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  • Author or Editor: J. Rennie Stavely x
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Foliar diseases are a major constraint to cultivated tepary bean (Phaseolus acutifolius A. Gray var. latifolius Freeman) production in some environments. The reactions of 12 cultivated teparies to eight individual races (41, 47, 49, 51, 53, 58, 67, and 73) of the bean rust fungus Uromyces appendiculatus (Pers.) Unger var. appendiculatus maintained at Beltsville, Md., were examined under greenhouse conditions. These diverse races, used together, overcome all of the major rust-resistance genes present within the 19 host differential cultivars of common bean (Phaseolus vulgaris L.). Seven lines (GN-605-s, GN-610-s, PI 321638-s, PI 502217-s, Neb-T-6-s, Neb-T-8a-s, and Neb-T-15-s) exhibited similarly high levels of resistance (immunity or necrotic spots without sporulation) to all eight races. Inheritance of resistance was examined across five susceptible × resistant (S × R) and three resistant × resistant (R × R) populations. The rust reactions in the F1, F2, and F3 generations derived from S × R crosses revealed that the immune or necrotic resistance response was conditioned by a single locus exhibiting incomplete dominance. The rust resistance of four lines tested for allelism in R × R crosses was found to be derived from the same gene. This apparent lack of variability for rust resistance suggests that a single introgression event may realize the full potential for cultivated tepary bean to contribute rust resistance to common bean through interspecific hybridization. In addition, the limited variability for resistance to the highly variable rust pathogen in cultivated tepary bean supports the occurrence of a “bottleneck effect” during domestication of this species, as observed in germplasm diversity studies.

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`White Half Runner' is a popular green bean (Phaseolus vulgaris L.) cultivar in the southern Appalachian region of the United States. The cultivar is highly susceptible to rust and virus diseases. Nine breeding lines with `White Half Runner' parentage were compared to `White Half Runner' for rust tolerance, yield, and pod quality in 1998 and 1999 field trials at Crossville, Tenn. The BelTenn selections were developed by USDA plant breeders and the UT selections were developed by University of Tennessee plant breeders. Selections `BelTenn-RR-2', `BelTenn 4-12028', `BelTenn 4-12046', `BelTenn 4-12053', `BelTenn 5-2717' and `UT-96-3' were resistant to rust. Only `UT 96-4' had lower yields than `White Half Runner' in 1999. The BelTenn lines had slightly smaller pods, and the UT selections had larger and rougher pods than `White Half Runner'. `BelTenn-RR-2' wasreleased in 1995 as a breeding line with rust resistance and pod quality similar to `White Half Runner'. Further selection of BelTenn-RR-2 by a private seed company led to the naming of a cultivar named `Volunteer White Half Runner'.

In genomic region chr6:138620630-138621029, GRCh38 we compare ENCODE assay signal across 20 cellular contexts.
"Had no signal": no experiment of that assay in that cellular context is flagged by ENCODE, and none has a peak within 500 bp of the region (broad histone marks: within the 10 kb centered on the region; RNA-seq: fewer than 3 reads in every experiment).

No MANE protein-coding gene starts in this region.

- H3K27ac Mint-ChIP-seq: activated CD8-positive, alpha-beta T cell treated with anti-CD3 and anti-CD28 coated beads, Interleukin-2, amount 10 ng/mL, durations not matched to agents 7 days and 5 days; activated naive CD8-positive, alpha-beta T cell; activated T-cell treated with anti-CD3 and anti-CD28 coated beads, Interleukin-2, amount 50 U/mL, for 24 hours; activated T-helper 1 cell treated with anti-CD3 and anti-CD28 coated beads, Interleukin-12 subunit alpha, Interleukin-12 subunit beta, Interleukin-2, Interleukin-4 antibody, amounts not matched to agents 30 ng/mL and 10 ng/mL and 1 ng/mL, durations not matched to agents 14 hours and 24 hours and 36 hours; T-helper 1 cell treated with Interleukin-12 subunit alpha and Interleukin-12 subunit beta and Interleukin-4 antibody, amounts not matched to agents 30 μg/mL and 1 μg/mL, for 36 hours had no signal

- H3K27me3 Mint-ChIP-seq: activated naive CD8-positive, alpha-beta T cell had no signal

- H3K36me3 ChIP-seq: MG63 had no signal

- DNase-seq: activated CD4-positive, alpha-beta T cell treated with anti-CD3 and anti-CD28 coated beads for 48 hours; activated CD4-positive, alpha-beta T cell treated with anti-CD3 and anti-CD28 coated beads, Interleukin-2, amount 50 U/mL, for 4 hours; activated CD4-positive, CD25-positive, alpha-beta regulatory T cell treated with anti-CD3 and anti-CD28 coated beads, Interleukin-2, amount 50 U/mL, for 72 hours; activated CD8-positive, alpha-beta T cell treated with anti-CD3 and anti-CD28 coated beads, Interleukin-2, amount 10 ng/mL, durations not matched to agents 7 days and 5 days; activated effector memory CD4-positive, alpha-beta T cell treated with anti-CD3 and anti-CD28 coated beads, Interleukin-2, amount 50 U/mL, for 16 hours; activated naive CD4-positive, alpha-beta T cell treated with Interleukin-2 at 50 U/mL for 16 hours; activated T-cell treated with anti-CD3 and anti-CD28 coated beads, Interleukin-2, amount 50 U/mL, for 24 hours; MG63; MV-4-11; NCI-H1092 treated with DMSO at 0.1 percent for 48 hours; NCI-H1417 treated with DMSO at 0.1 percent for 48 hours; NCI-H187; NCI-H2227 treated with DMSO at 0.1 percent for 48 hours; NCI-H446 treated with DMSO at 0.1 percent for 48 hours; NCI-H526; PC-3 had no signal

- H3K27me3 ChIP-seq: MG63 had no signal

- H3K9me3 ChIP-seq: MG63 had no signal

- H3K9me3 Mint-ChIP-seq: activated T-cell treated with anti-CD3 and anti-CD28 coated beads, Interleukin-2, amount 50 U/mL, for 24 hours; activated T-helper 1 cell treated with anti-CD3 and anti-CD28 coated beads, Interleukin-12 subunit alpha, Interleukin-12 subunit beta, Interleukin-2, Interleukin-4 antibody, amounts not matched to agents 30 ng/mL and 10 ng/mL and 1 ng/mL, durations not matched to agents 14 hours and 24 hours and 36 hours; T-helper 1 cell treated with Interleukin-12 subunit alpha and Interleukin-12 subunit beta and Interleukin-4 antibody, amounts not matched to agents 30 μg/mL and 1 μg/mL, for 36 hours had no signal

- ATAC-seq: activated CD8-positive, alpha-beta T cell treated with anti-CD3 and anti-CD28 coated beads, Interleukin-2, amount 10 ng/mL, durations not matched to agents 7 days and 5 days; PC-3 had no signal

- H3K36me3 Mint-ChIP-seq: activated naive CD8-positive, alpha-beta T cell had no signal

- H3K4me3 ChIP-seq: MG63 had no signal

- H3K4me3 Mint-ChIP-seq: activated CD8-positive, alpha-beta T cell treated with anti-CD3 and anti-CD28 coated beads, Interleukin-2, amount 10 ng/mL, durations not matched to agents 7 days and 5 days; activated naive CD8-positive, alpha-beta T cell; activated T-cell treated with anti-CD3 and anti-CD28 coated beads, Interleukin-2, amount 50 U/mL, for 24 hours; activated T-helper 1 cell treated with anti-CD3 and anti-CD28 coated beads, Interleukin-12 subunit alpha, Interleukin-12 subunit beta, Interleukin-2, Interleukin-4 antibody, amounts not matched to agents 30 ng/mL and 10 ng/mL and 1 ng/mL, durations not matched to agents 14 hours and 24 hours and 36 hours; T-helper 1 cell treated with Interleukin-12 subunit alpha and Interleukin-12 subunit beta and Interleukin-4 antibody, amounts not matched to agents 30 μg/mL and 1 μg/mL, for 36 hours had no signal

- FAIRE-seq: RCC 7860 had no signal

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Understanding the genomic associations among disease resistance loci will facilitate breeding of multiple disease resistant cultivars. We constructed a genetic linkage map in common bean (Phaseolus vulgaris L.) containing six genes and nine quantitative trait loci (QTL) comprising resistance to one bacterial, three fungal, and two viral pathogens of bean. The mapping population consisted of 79 F5:7 recombinant inbred lines (RILs) derived from a `Dorado'/XAN 176 hybridization. There were 147 randomly amplified polymorphic DNA (RAPD) markers, two sequence characterized amplified region (SCAR) markers, one intersimple sequence repeat (ISSR) marker, two seedcoat color genes R and V, the Asp gene conditioning seed brilliance, and two rust [Uromyces appendiculatus var. appendiculatus (Pers.:Pers) Unger] resistance genes: one conditioning resistance to Races 53 and 54 and the other conditioning resistance to Race 108. These markers mapped across eleven linkage groups, one linked triad, and seven linked pairs for an overall map length of 930 cM (Kosambi). Genes conditioning resistance to anthracnose (Co-2) [Colletotrichum lindemuthianum (Sacc. and Magnus) Lams.-Scrib.], bean rust (Ur-5), and bean common mosaic virus (I and bc-3) (BCMV) did not segregate in this population, but were mapped by inference using linked RAPD and SCAR markers identified in other populations. Nine previously reported quantitative trait loci (QTL) conditioning resistance to a variety of pathogens including common bacterial blight [Xanthomonas campestris pv. phaseoli (Smith) Dye], ashy stem blight [Macrophomina phaseolina (Tassi) Goid.], and bean golden mosaic virus (BGMV), were located across four linkage groups. Linkage among QTL for resistance to ashy stem blight, BGMV, and common bacterial blight on linkage group B7 and ashy stem blight, BGMV, and rust resistance loci on B4 will complicate breeding for combined resistance to all four pathogens in this population.

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